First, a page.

Investigate the science of sticking and joining


There are lots of ways to join things together; you can glue, nail, stitch, paperclip, tape, tie or fasten. But how do you know what method is BEST? In this activity, we’re going to test them all out, tabulate the results and see which proves to be the most successful.

You will need:

– A responsible adult

– Strips of thick paper or thin card

– String

– Nails

– Needle

– Thread

– A range of glues and pastes (make sure instructions are read carefully first)

– Stapler

– Sticky tape

– Sticking plasters

– Pins

– Paper fasteners

– A printed copy of the table, which you can find here or perhaps you could draw your own


Step 1:

Use the various ways of joining two strips of paper/card as shown in the diagrams.

Step 2:

Test each join with a gentle waggle and pull. Then try a harder waggle and pull. Score each of the joins out of ten, according to the following criteria. Make notes to show your findings.

    • Did it really join? (Did it succeed?)

    • Does it waggle? Much?

    • Does it separate easily?

    • Does it spoil the things you joined?


Step 3:

Ask a friend to carry out similar tests. Compare your results. Which method proved to be the best? Can you explain why you think this was?

The home that gak built

If you enjoyed this experiment, why not investigate the various ways in which items have been joined around your home or school.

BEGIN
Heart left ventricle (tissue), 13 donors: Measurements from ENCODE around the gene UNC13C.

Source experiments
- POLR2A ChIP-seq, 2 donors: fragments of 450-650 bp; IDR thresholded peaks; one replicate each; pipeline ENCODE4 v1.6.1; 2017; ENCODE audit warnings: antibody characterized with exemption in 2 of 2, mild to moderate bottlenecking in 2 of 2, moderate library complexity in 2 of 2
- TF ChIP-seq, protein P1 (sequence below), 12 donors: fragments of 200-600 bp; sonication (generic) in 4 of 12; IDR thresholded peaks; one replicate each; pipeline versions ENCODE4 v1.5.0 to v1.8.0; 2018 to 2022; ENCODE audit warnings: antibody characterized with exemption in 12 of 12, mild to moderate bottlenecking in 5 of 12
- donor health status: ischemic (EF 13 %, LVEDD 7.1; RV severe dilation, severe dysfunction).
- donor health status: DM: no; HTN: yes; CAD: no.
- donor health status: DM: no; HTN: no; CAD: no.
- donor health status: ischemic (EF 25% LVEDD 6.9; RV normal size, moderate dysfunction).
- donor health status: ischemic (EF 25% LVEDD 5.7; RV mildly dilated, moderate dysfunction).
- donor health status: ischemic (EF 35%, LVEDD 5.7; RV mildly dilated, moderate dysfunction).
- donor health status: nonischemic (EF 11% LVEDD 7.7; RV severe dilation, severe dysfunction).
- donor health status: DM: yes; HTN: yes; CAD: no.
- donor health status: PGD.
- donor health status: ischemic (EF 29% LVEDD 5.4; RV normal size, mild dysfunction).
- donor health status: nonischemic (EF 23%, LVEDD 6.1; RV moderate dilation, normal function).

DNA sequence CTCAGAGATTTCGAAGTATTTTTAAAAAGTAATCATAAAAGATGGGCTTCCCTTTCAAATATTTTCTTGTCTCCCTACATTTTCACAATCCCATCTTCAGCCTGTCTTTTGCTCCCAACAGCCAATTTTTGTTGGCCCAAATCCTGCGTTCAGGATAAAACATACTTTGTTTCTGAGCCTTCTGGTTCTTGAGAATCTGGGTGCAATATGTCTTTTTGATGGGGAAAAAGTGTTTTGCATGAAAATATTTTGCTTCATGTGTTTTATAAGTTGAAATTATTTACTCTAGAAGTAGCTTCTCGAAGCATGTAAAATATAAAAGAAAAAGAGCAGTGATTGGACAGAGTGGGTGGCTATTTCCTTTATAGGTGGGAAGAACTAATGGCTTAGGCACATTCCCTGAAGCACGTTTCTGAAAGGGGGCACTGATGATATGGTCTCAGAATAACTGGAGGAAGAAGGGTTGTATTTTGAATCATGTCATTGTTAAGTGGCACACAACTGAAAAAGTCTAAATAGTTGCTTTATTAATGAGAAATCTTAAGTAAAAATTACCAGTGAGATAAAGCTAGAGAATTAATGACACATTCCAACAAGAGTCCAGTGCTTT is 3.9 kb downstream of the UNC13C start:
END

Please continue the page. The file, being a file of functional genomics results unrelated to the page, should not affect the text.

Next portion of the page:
Some adhesives get into crevices while they are soft. When they harden, they make little interlocks. Putty, for example, hardens in the crevices round window glass.

Screws need a hole. They also have spiral ridges. These make good interlocks with the wood because the wood ‘gives’ to fit them. When a material like masonry is used, a rawplug is needed to provide the extra ‘give’. A staple, on the other hand, makes a hole and then bends over to make an interlock. When straightened, it pulls out.

Look at wooden chairs and tables to see what joints have been used to interlock pieces together. The best joins are a perfect fit. They do not waggle or start to wear.

Try making some jigsaws. Solving a puzzle is the perfect to way to see how interlocking pieces merge together to make a whole.

Level Up

Make your own carrier bag out of thick paper. Fix the handles on in different ways (See figure). Test them by placing metal cans into the bag to find out which handle fastening is the best.

Written by John Davis